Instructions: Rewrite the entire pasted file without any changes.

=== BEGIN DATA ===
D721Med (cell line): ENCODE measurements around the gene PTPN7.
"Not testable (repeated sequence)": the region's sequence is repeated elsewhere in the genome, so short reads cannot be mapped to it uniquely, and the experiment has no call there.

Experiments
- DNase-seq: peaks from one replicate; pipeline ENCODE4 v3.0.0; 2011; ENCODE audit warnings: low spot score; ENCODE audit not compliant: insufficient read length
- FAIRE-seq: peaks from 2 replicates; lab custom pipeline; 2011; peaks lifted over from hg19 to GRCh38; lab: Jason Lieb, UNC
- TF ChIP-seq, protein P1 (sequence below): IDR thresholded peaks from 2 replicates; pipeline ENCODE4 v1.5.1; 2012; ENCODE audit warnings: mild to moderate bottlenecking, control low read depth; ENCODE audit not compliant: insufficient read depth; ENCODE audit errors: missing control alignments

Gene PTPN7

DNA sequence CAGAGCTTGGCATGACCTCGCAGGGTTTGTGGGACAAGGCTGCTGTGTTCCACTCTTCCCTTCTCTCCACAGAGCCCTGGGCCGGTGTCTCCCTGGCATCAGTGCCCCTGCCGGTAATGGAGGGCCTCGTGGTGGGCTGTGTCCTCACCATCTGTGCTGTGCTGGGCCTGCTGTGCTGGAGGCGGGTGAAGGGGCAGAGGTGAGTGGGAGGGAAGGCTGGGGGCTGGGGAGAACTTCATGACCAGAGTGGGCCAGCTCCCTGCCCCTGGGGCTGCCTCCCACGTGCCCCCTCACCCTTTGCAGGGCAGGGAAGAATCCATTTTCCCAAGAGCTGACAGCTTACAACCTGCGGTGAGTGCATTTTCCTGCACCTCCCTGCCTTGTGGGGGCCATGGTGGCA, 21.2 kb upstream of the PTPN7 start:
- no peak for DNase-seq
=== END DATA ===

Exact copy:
D721Med (cell line): ENCODE measurements around the gene PTPN7.
"Not testable (repeated sequence)": the region's sequence is repeated elsewhere in the genome, so short reads cannot be mapped to it uniquely, and the experiment has no call there.

Experiments
- DNase-seq: peaks from one replicate; pipeline ENCODE4 v3.0.0; 2011; ENCODE audit warnings: low spot score; ENCODE audit not compliant: insufficient read length
- FAIRE-seq: peaks from 2 replicates; lab custom pipeline; 2011; peaks lifted over from hg19 to GRCh38; lab: Jason Lieb, UNC
- TF ChIP-seq, protein P1 (sequence below): IDR thresholded peaks from 2 replicates; pipeline ENCODE4 v1.5.1; 2012; ENCODE audit warnings: mild to moderate bottlenecking, control low read depth; ENCODE audit not compliant: insufficient read depth; ENCODE audit errors: missing control alignments

Gene PTPN7

DNA sequence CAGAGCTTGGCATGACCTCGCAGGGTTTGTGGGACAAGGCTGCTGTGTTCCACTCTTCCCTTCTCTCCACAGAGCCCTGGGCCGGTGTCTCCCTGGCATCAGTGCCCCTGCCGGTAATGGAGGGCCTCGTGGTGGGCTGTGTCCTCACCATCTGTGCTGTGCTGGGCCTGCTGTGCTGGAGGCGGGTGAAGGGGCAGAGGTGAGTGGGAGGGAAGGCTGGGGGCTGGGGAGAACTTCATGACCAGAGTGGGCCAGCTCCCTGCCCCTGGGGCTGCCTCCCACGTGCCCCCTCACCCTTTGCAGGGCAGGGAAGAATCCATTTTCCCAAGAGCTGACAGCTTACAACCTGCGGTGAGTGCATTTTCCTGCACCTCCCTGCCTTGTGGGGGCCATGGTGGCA, 21.2 kb upstream of the PTPN7 start:
- no peak for DNase-seq